Culture At Large

Chimps are people too?

Rolf Bouma

If there’s one thing we take for granted, it’s that we know what a person is. Persons are persons, and no need to apologize for the tautology, or for the feeling of redundancy that accompanies the phrase “human person.” Really? Human persons? Are there any other kinds?

But the law does funny things to common definitions. We’ve already had our cage rattled with respect to the legal notion of persons from the infamous Citizens United decision. That 2010 Supreme Court decision found that corporations are legal persons with First Amendment rights in the voting process.

Another jolt to our thinking about persons arrived recently in the New York courts. As reported in The New York Times, late last year lawsuits were filed on behalf of four chimpanzees claiming that they were being confined counter to their interests or rights. What makes these lawsuits notable is that they are based not on alleged violation of animal cruelty statutes, but on a claim that, as legal persons, these chimps were entitled to be free of confinement against their will. 

The lawsuits are the work of the Nonhuman Rights Project, a team of lawyers intent on expanding the legal notion of personhood. At its heart, this is a pragmatic question of legal standing concerning who has status to bring a lawsuit, rather than some philosophical windmill-tilting about persons. For many purposes, especially those involving rights and obligations, the courts are available only to aggrieved “persons.” And so for an animal’s grievance to carry legal weight, it must somehow qualify as a person.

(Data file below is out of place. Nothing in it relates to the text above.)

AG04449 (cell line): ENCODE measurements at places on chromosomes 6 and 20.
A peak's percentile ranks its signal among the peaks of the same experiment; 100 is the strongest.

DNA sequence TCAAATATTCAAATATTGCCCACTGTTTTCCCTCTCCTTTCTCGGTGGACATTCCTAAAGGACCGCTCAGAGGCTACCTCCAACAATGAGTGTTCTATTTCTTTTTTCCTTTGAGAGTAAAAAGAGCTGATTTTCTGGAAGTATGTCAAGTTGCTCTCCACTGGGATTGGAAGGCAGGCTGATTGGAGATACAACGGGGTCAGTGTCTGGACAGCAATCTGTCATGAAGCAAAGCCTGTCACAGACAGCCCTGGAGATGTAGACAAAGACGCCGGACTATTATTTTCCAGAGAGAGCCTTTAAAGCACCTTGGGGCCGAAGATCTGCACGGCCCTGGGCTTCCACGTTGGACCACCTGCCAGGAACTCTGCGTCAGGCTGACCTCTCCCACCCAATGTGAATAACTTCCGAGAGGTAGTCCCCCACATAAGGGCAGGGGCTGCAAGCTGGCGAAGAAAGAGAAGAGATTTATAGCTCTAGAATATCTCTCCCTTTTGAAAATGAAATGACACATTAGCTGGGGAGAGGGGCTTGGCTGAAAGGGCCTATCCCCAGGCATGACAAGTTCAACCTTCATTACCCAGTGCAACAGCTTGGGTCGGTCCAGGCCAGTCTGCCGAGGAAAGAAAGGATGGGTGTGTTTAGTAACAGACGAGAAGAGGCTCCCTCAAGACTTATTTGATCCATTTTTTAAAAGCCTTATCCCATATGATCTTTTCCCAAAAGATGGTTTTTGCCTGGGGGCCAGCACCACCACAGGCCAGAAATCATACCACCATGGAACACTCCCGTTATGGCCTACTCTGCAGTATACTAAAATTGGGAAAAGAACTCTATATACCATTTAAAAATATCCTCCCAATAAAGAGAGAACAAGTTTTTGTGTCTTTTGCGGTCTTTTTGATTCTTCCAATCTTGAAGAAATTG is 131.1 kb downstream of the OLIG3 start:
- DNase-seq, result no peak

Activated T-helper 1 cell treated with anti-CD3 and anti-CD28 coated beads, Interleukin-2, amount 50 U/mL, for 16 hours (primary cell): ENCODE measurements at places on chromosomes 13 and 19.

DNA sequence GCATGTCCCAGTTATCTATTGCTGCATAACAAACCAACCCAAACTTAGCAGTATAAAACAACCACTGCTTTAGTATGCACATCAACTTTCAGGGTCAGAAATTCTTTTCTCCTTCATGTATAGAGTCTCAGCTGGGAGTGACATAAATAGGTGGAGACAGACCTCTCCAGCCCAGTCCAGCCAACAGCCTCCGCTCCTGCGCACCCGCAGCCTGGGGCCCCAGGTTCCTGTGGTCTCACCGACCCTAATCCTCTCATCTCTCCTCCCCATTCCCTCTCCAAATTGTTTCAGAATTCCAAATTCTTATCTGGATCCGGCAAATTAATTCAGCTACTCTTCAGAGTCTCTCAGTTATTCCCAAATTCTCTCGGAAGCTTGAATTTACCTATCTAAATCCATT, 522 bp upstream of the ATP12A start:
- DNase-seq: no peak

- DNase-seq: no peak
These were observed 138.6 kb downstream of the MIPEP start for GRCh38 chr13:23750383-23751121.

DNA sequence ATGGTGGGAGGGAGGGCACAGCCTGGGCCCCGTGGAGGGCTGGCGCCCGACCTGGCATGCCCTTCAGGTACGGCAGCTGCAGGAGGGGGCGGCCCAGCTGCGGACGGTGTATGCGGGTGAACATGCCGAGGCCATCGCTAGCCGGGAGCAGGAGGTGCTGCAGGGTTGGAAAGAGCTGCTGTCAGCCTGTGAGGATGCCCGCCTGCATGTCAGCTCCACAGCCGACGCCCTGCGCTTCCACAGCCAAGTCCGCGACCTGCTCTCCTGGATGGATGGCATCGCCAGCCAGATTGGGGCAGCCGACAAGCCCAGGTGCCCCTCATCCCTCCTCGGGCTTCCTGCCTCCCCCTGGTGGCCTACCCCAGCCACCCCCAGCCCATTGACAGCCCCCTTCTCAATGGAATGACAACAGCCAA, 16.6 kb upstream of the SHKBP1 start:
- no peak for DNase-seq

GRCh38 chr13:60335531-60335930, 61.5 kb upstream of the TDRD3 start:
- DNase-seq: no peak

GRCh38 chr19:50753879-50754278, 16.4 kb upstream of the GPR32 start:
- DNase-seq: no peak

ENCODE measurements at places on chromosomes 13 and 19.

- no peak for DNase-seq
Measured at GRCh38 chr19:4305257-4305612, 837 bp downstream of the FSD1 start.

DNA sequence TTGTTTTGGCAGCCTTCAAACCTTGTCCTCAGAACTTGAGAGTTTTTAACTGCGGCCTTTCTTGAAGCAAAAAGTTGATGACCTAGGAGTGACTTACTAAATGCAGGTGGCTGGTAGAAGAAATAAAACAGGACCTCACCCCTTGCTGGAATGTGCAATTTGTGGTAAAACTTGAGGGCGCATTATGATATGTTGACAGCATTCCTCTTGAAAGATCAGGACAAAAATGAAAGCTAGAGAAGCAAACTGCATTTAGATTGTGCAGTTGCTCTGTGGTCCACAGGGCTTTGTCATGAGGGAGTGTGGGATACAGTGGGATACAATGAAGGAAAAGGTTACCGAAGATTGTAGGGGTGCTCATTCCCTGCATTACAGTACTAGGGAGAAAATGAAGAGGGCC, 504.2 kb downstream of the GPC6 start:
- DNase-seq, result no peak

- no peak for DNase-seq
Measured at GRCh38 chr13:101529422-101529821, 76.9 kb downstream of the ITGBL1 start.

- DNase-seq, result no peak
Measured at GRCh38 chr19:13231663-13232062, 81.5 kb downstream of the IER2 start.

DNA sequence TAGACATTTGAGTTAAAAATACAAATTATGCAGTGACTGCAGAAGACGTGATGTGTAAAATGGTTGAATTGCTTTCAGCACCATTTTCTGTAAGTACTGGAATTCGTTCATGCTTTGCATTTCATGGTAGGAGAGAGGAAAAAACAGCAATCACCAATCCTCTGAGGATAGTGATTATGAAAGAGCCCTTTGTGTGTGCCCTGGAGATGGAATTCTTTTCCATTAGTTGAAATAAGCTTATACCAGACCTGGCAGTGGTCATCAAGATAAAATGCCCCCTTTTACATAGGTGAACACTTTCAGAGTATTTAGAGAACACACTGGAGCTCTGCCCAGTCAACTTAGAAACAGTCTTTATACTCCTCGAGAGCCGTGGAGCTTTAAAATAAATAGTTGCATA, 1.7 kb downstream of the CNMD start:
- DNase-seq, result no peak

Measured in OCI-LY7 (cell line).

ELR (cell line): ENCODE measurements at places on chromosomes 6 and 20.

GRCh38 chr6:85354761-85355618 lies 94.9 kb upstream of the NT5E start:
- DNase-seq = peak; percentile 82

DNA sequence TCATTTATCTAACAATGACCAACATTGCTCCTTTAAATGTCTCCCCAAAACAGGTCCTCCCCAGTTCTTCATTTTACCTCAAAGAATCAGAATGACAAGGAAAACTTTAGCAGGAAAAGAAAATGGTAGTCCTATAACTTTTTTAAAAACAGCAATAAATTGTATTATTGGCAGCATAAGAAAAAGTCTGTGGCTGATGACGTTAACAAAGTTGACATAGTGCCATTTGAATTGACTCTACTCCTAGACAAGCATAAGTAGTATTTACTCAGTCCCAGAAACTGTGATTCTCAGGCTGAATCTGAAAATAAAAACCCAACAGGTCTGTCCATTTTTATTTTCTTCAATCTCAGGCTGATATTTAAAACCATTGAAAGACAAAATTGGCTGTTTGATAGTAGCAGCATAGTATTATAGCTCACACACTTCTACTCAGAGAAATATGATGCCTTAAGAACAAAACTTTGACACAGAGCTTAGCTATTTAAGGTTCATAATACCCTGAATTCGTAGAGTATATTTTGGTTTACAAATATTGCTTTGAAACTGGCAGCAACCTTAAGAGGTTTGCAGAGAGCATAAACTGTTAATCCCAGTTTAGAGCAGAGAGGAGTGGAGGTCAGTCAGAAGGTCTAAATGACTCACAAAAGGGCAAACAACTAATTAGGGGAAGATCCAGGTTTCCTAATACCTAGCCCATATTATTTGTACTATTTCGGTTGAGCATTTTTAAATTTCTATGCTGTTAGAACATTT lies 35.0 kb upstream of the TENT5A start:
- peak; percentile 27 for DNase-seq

<p>I don’t know how much attention these cases will get. Perhaps they will fade into the background noise of our cultural commotion. I hope not, just as I hope that Christian voices don’t lapse into formulaic outrage about humans being the only creatures with souls and the only ones made in the image of God. I think people - and this goes for Christians as well - have a lot of revision to do in our thinking about animals. </p>
<p>In the 1700s, animals were purely property, with the classic understanding that ownership means the power to destroy or damage at whim. We’ve come a long way since then, to the point at which animal cruelty is outlawed and property rights are significantly curtailed. We have a dawning recognition that <em>something</em> about animals, especially higher animals, warrants a greater level of protection and respect.</p>
<p>The argument now being made is quite sophisticated, with complex notions of personhood. It isn’t <em>equating</em> humans and animals, simply saying that whatever it is about humans that warrants protection from indignities and injustices also applies to animals that share, at least in some degree, that “whatever it is.” And the list keeps getting longer as to what humans and some animals share: rationality; self-consciousness; empathy; emotions; a sense of the future; and culture and the ability to pass it on. And do I dare say it? “<em>Person</em>ality?”</p>

Animals are not ours to own. If you doubt that, read Psalm 50. If you still doubt that, read it again. Animals belong to God, and the most we can claim is stewardship, a responsibility for their well-being and a companionship in community. The chimpanzees in the Times article were born in captivity and survived the circus circuit until reaching neglectful confinement in their old age. Their living conditions are nasty, brutish and, alas, anything but short in duration. I, for one, would think it a grand thing if they had their day in court.

We have a dawning recognition that something about animals warrants a greater level of protection and respect.

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